Thanks to the Fourth Amendment of the U.S. Constitution, police can’t just appear at your home or office, push their way in and start looking around and taking things without your permission or a valid search warrant – with some limited exceptions. A warrant should list the specific areas police may search and what kinds of items they’re allowed to seize (for example, computers, drugs and illegal weapons).
One exception is “exigent circumstances.” Police can enter a property if officers believe someone is in danger or evidence is being destroyed. Another exception involves what they can seize. They can typically take items in “plain view” even if the don’t have permission or the items in question are not listed in the warrant. For example, if officers spot a backpack on the entryway floor with what appears to be a bag of drugs sticking out of it, that is considered to be in plain view. They can take it and it can potentially be used as evidence.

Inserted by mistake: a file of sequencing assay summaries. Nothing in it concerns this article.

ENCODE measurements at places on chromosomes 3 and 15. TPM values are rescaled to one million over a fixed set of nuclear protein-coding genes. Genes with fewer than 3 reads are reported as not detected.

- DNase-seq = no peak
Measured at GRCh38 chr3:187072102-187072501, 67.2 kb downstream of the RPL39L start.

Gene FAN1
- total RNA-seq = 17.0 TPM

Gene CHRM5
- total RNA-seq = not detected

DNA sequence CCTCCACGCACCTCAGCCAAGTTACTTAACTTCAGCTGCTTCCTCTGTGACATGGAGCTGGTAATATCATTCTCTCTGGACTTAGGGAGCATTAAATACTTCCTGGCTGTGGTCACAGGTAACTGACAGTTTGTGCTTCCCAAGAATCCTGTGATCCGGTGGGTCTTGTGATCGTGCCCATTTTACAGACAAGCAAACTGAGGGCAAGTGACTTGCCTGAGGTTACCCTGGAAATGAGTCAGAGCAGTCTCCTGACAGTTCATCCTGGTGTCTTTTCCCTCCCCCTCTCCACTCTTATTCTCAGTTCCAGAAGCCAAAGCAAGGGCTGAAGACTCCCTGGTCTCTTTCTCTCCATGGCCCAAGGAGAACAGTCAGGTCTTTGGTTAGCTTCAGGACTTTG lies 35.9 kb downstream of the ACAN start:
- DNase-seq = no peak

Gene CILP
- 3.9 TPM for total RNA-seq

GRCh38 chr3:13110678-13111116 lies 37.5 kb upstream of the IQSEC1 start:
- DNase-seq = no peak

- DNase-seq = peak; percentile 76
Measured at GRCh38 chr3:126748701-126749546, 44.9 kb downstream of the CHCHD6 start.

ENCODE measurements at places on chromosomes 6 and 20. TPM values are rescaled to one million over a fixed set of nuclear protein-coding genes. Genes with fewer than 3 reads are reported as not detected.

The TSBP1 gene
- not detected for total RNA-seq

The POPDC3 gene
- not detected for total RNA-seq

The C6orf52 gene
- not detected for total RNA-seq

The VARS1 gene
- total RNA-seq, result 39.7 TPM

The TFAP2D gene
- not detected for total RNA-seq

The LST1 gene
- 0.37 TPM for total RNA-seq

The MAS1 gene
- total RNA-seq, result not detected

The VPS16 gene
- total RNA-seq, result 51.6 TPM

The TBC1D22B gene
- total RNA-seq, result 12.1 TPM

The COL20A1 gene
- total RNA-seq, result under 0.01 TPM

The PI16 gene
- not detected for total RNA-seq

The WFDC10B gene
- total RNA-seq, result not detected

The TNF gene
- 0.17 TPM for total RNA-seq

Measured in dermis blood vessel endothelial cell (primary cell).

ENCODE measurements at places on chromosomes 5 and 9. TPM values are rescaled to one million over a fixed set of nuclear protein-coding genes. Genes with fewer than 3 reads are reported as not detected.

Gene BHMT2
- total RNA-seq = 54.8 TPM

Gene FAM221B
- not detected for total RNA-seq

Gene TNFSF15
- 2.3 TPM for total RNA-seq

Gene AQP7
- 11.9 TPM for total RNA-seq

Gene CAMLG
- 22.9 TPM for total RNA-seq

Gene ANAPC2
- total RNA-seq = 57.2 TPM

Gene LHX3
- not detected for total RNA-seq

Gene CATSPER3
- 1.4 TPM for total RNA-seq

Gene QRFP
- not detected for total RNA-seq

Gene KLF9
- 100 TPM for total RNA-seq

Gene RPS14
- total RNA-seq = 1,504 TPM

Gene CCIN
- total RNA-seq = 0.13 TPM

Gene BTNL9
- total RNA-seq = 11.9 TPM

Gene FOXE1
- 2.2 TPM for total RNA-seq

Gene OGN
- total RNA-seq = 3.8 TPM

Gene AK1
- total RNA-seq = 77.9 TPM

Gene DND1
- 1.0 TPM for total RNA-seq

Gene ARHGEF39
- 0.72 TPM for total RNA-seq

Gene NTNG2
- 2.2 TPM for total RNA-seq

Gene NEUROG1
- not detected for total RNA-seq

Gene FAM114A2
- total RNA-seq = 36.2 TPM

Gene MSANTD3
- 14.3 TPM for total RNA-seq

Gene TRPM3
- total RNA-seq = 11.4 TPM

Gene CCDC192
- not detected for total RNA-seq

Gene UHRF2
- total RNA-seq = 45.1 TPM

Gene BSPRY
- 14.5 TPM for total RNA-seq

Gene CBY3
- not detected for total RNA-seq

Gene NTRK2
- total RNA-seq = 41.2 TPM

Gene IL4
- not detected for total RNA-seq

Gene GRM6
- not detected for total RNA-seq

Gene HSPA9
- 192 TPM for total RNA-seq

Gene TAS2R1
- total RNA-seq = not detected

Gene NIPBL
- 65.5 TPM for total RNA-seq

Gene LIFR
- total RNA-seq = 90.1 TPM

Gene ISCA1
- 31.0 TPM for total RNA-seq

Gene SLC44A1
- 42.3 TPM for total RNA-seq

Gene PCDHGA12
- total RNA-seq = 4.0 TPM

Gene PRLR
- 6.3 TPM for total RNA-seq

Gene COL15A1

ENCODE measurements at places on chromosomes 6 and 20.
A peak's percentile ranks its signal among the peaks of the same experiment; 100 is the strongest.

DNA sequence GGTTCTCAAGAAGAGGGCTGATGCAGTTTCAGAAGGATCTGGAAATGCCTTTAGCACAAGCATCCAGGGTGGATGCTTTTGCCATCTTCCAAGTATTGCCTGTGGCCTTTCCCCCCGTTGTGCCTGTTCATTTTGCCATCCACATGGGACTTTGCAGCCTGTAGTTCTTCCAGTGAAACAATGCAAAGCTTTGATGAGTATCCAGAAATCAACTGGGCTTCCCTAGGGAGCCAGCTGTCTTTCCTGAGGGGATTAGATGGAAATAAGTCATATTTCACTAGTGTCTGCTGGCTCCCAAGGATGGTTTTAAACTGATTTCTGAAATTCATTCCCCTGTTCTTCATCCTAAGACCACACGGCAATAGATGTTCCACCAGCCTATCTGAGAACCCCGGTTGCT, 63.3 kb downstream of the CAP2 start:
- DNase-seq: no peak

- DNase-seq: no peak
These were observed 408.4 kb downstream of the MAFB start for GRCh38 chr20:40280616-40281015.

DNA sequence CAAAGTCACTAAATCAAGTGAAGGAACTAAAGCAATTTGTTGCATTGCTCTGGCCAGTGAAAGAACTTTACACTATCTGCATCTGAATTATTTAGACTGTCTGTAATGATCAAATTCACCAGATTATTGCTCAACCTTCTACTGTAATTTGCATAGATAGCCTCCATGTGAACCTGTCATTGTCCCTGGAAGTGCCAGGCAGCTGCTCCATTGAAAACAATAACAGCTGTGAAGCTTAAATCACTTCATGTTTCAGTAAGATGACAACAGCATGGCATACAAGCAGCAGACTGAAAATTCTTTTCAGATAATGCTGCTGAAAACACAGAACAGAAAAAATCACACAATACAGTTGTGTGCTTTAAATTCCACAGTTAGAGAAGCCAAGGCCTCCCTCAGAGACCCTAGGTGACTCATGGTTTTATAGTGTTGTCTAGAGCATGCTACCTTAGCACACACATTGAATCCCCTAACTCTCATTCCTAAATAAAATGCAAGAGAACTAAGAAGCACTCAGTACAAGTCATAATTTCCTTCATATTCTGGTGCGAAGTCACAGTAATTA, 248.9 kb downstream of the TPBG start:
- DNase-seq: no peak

What is required for the plain view exception to apply?
The definition of plain view seems pretty obvious. However, the law clarifies requirements for using the plain view exception. Officers must have the right to be in the location where the evidence is spotted. They must either have a warrant or permission to enter. If they have a warrant, you have the right to review it. Further, they must have spotted the evidence in a place they were authorized to search.
Further, the evidence in plain view must be spotted inadvertently. If a bag of suspected drugs could be spotted without opening the backpack, that would be inadvertent. If police wander into areas they’re not authorized to search and start opening closets or drawers, anything they find isn’t in plain view. Finally, officers must have a reason to believe an item is evidence of or relevant to a crime.
All of this is a lot to think about at a time when you’re likely fearful and upset. It can be hard to assert your rights following an arrest, even if you know what they are. That’s just one reason why it’s wise to get legal guidance as soon as possible if you’ve been charged with a crime. This can help you determine whether the evidence being used against you was legally obtained and whether it can be challenged as part of your defense strategy.